A thorough understanding of all of these product data intricacies is necessary for project completion timeliness. Discussing and preparing for product requirements in a preconstruction meeting will help streamline a construction project and honor an expected completion date.

Question 3: Is the presence of manufacturer representatives required for any part of the project, and if so, when are these visits scheduled?

This question is dependent on your construction project and may not be as important in every situation. Manufacturer representative visits are required in commercial construction for various products to provide a warranty. 

Proper use and installation of their products will secure a warranty, so it is important to prepare for these visits in advance. Scheduling them during preconstruction meetings ensures that all team members are aware of them, and can ultimately avoid schedule delays down the line.

Question 4: Have all the samples been reviewed and approved by the architect?

Product sampling is an important aspect of controlling the final product of a commercial construction project. Ideally, the architects and project managers will have a chance to review product samples thoroughly before construction begins. Seeing how individual samples will fit together in the project can help weed out glaring flaws before it is too late.

The aesthetic value of samples is a factor in choosing products, but the functionality can also be tested using free samples from manufacturers. For instance, if an apartment complex is intended to be advertised for quality and furnishing longevity, the architect and project team would benefit from testing a sample of tiling or counter materials for durability. Moreover, a team could pick the desired thickness of a given tile in the context of a desired baseboard. These examples are seemingly minute but it is better to consider them before you have mistakenly installed hundreds of feet of tile that simply won’t mesh with other products.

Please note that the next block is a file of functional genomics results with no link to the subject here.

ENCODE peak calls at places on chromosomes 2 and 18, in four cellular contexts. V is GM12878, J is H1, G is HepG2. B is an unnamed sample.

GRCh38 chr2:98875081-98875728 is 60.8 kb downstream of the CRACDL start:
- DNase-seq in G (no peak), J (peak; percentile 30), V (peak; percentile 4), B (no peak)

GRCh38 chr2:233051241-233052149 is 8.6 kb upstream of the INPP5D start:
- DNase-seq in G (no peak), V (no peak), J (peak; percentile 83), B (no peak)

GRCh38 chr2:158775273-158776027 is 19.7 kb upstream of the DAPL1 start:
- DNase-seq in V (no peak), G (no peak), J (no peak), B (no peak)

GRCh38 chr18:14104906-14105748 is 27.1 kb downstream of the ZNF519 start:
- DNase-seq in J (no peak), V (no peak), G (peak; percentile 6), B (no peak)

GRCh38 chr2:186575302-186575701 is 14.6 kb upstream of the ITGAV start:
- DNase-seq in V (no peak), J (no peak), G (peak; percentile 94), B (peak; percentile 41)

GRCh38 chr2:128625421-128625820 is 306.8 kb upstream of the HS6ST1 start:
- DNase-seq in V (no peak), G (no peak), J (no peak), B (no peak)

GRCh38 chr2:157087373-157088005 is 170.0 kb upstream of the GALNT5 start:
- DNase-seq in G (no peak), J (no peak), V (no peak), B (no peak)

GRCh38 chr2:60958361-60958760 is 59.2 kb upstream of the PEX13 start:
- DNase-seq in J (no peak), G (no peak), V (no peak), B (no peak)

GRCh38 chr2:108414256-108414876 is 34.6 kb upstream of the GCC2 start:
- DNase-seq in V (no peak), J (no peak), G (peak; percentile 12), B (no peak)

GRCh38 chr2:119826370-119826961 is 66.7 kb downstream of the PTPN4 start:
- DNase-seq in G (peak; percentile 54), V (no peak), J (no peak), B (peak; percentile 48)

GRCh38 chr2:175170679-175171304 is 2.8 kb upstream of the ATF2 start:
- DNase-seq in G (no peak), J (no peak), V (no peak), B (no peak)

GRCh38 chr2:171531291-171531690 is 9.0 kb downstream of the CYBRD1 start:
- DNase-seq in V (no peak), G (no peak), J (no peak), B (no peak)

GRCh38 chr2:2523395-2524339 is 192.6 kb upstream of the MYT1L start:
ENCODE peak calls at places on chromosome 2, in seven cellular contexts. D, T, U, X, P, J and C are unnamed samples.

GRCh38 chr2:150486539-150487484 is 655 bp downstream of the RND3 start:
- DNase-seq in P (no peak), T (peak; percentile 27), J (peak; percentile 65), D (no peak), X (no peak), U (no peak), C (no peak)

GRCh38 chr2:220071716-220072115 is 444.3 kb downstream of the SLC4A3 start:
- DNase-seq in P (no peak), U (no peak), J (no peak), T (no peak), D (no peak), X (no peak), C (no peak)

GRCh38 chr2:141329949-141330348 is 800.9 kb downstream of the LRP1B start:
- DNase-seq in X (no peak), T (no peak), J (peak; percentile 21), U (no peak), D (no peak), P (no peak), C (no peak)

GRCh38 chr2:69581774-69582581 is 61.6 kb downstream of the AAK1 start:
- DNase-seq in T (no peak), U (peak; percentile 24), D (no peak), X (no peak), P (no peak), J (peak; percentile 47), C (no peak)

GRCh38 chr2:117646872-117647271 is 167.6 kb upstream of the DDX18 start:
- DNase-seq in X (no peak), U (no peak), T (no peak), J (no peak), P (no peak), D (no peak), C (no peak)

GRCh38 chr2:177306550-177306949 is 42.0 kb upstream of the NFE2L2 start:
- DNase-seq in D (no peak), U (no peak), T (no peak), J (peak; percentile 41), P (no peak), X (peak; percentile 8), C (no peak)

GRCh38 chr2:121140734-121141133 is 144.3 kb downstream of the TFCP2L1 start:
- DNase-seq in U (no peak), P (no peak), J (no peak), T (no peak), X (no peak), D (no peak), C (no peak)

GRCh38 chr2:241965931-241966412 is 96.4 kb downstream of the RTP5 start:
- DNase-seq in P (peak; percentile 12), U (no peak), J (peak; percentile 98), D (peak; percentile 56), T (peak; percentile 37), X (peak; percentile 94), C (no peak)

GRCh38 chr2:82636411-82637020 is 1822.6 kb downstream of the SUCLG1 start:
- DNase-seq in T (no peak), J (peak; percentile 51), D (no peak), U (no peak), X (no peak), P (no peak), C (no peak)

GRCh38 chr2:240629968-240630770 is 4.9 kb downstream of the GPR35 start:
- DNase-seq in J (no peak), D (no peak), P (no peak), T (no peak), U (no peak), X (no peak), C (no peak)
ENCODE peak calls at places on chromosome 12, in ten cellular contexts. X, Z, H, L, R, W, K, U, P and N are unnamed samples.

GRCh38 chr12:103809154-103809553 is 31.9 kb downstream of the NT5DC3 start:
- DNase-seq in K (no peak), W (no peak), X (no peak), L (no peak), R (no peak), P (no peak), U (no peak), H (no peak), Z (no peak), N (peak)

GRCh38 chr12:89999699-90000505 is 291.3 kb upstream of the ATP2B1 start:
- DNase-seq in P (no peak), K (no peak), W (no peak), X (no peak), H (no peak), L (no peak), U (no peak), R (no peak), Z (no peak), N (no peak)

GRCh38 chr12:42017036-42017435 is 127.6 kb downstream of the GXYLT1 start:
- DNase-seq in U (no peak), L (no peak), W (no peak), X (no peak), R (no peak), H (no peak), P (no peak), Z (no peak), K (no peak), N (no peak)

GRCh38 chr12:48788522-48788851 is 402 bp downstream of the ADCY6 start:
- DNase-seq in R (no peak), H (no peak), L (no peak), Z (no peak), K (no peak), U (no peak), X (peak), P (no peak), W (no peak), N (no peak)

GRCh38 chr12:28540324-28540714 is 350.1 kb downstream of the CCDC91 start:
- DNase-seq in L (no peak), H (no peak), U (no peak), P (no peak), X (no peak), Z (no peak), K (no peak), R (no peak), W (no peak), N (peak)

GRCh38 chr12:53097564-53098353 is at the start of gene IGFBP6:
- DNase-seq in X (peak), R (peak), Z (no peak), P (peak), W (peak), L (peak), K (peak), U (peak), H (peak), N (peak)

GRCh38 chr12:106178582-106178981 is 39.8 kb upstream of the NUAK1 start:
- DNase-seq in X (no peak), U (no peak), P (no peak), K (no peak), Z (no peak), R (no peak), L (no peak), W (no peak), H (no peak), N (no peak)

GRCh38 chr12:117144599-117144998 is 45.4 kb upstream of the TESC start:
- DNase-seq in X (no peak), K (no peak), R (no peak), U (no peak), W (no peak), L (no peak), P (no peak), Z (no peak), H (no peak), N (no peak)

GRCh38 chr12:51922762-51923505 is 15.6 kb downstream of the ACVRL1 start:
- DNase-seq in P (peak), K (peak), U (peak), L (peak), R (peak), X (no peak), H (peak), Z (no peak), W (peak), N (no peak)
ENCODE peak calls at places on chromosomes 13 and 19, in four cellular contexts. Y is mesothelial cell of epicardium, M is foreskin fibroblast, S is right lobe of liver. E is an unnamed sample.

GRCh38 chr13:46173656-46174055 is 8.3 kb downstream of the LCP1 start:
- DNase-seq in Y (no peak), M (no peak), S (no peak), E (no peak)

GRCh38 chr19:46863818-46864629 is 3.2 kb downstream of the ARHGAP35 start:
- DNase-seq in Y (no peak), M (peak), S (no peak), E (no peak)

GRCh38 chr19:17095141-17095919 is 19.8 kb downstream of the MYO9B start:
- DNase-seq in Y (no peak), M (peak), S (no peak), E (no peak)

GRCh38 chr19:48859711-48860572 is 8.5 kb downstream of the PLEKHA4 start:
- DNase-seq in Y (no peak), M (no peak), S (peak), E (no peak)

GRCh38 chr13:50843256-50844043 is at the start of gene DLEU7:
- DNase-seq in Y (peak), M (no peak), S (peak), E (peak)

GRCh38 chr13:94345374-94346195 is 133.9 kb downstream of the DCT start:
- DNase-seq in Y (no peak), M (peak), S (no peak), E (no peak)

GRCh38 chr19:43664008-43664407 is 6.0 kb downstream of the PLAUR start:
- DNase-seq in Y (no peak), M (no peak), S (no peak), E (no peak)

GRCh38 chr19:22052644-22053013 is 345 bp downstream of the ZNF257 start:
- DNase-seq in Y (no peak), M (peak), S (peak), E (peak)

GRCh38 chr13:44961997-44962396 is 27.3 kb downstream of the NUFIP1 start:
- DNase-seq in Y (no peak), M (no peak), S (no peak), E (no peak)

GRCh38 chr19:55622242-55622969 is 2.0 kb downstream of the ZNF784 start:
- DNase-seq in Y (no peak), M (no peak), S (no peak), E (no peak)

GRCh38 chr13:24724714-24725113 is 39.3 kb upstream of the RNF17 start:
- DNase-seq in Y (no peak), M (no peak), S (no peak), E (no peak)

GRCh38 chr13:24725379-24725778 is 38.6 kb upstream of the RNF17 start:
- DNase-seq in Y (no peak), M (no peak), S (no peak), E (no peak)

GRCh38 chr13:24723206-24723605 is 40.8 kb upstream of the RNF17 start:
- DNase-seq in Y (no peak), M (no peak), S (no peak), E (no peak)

Question 5: Is there a need for mock-ups, and if so, what are their scheduled timings and who must be present for their review and approval?

Similar to samples, mockups are a great tool for visualizing a completed project. Visual aids like mock-ups can set clear expectations for a project team. Accounting for mockups and their approval in the schedule ahead of time can help keep your team on track. If mockup approvals aren’t planned for, a simple change in design can add more delay time than needed.

Question 6: Could you outline the procedures for testing and inspections, including who will conduct them, their scheduled times, and the criteria for acceptance?

Testing and inspections are another must for a project schedule if a team hopes to finish by a deadline. Planning for necessary inspections and ensuring all responsible parties have prior knowledge of them can help a project team avoid delays or rushed preparation.

A clear understanding of who is going to be on-site and when gives a team time to prepare necessary materials for them. Like mock-ups and samples, defining adequacy criteria in advance creates a goal to strive towards long before the construction starts.

Question 7: Are attendees able to easily access and view the shop drawings or manufacturers' details?